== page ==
average citizen of which people talk. “Every man has his interests,”
she wrote; “at those points his attention can be enlisted.”9
In case of those who cling to established ways because they are the only
security they have for maintaining the social power they have acquired
there is involved the delicate task of helping them to become
dissatisfied with their present definition of self-interest. As for the
skeptical, dissatisfaction is already present but will not operate as a
positive force unless there is some assurance of success in reducing
Fortunately for human progress, there is a fourth group of
persons in whom already exist dissatisfactions of such nature that they
are ready to be utilized at once as motivations toward action, other conditions being
favorable. This group can be counted on as a nucleus for hastening the
process of change.
As with attitudes toward social change in general, emotions with regard to
curriculum change are mixed. The wise administrator will study the teachers,
learners, and community adults with whom he is in direct contact and will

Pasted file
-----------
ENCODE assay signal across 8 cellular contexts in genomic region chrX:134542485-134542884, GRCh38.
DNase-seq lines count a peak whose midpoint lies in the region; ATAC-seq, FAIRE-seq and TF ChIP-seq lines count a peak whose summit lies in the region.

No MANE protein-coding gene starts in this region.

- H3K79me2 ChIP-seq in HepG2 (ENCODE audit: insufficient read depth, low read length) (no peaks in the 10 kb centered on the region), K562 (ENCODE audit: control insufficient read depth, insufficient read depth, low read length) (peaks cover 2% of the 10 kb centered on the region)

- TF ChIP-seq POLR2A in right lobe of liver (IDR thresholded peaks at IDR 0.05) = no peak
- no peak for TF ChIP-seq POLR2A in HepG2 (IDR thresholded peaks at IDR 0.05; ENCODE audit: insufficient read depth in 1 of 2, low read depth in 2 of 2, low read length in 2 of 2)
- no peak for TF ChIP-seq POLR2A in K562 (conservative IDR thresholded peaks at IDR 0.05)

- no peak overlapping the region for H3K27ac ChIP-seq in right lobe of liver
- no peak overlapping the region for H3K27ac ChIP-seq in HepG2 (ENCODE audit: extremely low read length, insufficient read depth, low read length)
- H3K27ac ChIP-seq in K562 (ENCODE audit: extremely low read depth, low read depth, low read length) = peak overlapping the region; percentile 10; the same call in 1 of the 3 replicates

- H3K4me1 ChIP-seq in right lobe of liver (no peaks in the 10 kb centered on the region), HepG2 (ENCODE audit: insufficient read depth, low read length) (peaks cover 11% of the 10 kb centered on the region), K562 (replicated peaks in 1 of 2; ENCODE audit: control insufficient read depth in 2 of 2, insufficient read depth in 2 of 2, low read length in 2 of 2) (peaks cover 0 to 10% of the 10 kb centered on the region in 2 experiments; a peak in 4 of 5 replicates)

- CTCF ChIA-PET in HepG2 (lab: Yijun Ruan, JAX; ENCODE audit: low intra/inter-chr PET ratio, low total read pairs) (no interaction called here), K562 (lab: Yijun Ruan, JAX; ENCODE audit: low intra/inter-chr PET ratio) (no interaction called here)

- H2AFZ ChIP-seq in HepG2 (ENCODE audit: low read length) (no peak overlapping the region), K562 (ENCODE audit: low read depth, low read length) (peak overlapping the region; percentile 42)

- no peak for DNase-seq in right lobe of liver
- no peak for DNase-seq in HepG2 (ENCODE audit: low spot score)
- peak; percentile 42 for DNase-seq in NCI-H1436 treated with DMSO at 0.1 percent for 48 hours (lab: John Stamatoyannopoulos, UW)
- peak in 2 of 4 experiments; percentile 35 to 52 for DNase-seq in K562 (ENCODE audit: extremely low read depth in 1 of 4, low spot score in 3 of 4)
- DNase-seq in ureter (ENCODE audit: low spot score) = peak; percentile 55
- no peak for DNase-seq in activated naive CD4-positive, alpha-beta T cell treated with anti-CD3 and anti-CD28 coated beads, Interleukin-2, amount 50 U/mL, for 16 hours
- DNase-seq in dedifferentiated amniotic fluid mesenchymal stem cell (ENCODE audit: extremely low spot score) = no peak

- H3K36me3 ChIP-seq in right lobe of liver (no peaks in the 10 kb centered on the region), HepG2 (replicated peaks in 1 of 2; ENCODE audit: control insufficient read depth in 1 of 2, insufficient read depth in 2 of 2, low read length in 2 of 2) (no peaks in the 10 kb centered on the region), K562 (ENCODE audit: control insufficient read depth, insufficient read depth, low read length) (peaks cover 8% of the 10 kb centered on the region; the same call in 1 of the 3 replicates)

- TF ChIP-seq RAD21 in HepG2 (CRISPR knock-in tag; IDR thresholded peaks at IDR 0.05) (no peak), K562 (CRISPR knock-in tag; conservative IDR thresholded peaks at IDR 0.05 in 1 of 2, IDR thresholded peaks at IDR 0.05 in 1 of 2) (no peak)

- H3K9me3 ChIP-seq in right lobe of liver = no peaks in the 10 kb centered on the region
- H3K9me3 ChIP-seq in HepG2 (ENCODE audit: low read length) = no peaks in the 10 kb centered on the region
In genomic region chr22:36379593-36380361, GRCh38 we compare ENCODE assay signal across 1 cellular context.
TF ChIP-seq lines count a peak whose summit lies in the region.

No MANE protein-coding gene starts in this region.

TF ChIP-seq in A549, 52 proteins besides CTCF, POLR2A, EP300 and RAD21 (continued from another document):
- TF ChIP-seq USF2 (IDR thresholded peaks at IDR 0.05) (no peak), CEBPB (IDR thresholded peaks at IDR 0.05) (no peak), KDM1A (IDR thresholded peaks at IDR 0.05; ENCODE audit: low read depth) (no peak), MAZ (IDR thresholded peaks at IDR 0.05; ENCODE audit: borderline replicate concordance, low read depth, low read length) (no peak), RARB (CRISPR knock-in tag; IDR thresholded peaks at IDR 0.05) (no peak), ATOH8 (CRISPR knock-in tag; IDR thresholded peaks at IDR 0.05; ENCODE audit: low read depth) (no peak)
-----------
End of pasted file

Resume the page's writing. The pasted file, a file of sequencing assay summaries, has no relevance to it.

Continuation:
attempt to determine in what stage of readiness for change they are. He will
likely find two rough groupings at first—those who are rather dissatisfied
with the present school curriculum and those who are apparently rather
complacent about it.
It will soon be apparent that both of these grous may be subdivided [into
"Persons Dissatisfied and Willing to world of for Change" and "Persons
Dissatisfied but Skeptical"]...
Methods of Arousing
There seem to be three worth-while methods for helping people to begin to
see need for curriculum change. One promising approach is through
a study of the social scene. There is much evidence that both teachers and
administrators are in need of such a study on a continuing basis. If the
study also engages the attention of community adults and learners, it will
be that much more effective in stimulating interest in curriculum change on
the part of all who must be sympathetic with change in order for that change
to be its most effective.
Now study of the nature of society may be as remote and abstract as the
formulation of philosophy to which objection was raised earlier. In that
case, it will be more academic than motivating. Rather, people should
approach community study as amateurs, not sociologists. The study should
be begun on a familiar and meaningful level. In other words, social
phenomena should be observed and data gathered in the local community. In
that event curriculum implications of the findings should be so obvious
that they will furnish strong drives for curriculum change...
A second promising approach to curriculum change is to encourage study of
human development. A better understanding of the learning process, of